UCR researcher wins biggest prize in agricultural science

Author: Jules Bernstein
February 10, 2023

Rien van Genuchten
Rien van Genuchten
2023 Wolf Prize winner.

Rien van Genuchten, a former UCR soil scientist now semi-retired, has been awarded the 2023 Wolf Prize in Agriculture, considered by many to be the equivalent of the Nobel Prize for the field.
During his 40-year career, van Genuchten’s contributions to soil physics transformed the field. A big area of focus for him lies in the vadose zone, the unsaturated portion of earth that lies just above the groundwater table. 

Understanding the movement of water in the vadose zone is important to agriculture, contaminant transport, and flood control. It is intensively used for the cultivation of plants, construction of buildings, the disposal of waste, and in determining the amount and quality of groundwater available for human use. 

“Contemporary vadose zone hydrology is unthinkable without his many contributions, which established links between agriculture, soil science, geology, environmental sciences, and civil engineering,” according to the Wolf Foundation, which awards the prize.

Van Genuchten was hired by UCR as a research scientist in 1978, and served as adjunct professor in the Department of Environmental Sciences between 1987 and 2005. He continues to collaborate with faculty in the department, who are thrilled with his recognition.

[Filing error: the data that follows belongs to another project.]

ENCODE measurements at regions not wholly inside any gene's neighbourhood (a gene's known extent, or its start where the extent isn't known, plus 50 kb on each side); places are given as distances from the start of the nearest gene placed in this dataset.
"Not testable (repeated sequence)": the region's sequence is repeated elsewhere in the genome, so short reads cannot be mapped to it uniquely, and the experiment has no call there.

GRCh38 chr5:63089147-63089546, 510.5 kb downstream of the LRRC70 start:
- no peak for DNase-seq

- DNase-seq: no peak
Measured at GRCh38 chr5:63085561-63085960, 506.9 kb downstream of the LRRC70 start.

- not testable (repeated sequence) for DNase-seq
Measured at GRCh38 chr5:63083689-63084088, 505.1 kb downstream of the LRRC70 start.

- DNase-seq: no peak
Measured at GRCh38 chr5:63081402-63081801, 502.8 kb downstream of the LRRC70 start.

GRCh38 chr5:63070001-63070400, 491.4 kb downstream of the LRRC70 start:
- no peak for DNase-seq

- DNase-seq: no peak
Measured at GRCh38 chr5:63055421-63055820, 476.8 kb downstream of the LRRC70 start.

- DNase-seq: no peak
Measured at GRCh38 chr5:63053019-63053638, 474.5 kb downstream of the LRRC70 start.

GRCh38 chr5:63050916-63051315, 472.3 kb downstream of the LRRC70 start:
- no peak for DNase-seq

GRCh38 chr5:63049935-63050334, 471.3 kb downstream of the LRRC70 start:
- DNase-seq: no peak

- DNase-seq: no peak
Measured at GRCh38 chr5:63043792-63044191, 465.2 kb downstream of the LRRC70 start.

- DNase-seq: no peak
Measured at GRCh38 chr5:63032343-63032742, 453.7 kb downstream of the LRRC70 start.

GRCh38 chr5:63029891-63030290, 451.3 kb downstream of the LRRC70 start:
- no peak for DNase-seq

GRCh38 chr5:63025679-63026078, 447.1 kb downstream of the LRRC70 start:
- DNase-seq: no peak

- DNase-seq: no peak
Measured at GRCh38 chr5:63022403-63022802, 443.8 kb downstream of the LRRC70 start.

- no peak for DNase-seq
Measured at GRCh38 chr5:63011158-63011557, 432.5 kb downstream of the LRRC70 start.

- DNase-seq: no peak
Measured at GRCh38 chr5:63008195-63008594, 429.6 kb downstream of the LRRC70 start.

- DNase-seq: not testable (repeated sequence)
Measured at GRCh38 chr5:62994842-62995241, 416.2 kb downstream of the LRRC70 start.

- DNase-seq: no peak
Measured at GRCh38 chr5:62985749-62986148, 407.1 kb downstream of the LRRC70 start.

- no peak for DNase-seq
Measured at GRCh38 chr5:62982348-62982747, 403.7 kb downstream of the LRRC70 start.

Jiri Simunek has collaborated with van Genuchten for the past 30 years, developing some of the most widely used numerical models in subsurface hydrology.

“Rien has been a tremendous mentor, partner, and friend not only to me, but also to large numbers of scientists globally,” Simunek said. “Especially remarkable is his support of scientists from non-western countries which were not free, or had just started opening their borders. He invited young scientists from Hungary, Czechoslovakia, the Soviet Union, and Iran, and in doing so, he provided new opportunities that were otherwise not available to them at the time.”

The Wolf Prize, established in 1978, is awarded in six fields: agriculture, chemistry, math, medicine, physics, and the arts. Each prize consists of a diploma and $100,000. It is considered the most prestigious prize in physics and chemistry after the Nobel and has gained a reputation for identifying future winners of the Nobel. 

In announcing the award to members of his research group, Simunek noted that the last two recipients of the prize for arts are Stevie Wonder and Paul McCartney. “Now, Rien is our own soil physics Beatle!” he joked. 

Joking aside, van Genuchten’s colleague Hoori Ajami, associate professor of groundwater hydrology, said, “He is one of the most influential soil scientists of our time. His contributions to our field have revolutionized the models we use to predict the flow of subsurface water and contaminants.”